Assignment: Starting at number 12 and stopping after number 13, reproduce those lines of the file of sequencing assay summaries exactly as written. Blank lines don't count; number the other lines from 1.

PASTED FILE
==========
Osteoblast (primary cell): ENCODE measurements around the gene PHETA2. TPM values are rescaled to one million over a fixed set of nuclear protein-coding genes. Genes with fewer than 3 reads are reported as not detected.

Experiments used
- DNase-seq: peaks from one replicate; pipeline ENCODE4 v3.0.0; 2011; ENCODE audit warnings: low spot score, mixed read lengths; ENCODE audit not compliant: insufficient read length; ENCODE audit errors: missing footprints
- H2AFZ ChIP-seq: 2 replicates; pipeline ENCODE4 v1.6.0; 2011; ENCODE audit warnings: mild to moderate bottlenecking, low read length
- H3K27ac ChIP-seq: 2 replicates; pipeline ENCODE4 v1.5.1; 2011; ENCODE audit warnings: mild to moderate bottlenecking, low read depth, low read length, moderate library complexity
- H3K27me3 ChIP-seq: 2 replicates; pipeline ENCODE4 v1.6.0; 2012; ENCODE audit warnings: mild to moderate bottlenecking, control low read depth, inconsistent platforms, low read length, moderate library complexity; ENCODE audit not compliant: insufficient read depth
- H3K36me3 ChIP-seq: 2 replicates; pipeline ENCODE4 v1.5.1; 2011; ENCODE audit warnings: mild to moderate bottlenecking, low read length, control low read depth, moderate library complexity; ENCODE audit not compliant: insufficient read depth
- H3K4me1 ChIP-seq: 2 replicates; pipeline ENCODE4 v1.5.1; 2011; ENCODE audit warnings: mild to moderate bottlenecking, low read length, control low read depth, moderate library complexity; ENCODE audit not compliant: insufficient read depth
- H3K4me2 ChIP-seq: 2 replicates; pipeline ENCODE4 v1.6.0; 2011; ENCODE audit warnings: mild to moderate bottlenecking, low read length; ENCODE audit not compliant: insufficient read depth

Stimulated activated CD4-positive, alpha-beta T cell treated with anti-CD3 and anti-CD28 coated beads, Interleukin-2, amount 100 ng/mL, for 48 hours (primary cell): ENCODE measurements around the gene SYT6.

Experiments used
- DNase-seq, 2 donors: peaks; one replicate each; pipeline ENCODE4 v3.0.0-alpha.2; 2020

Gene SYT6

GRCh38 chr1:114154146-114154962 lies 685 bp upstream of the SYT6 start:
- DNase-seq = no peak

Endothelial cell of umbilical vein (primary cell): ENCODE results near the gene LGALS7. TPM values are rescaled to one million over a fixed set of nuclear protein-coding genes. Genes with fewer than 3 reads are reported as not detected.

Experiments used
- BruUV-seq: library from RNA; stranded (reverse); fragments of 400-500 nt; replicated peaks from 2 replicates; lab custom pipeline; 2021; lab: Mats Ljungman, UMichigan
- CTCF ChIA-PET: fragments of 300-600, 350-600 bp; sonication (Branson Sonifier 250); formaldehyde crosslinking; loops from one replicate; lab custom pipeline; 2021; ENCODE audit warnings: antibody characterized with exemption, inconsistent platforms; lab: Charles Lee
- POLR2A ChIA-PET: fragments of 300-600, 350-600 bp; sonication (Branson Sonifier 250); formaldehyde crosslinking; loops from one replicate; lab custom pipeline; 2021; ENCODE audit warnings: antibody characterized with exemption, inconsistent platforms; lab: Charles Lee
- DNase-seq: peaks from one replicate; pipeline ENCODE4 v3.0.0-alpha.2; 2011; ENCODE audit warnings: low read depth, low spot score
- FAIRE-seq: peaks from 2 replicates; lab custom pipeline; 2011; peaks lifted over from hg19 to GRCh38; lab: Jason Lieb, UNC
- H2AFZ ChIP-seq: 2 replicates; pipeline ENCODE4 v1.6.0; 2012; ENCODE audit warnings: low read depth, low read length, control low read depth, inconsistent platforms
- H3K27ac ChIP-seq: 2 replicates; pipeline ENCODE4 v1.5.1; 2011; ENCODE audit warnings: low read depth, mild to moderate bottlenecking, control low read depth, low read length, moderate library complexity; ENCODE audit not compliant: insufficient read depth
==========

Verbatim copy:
- DNase-seq, 2 donors: peaks; one replicate each; pipeline ENCODE4 v3.0.0-alpha.2; 2020

Gene SYT6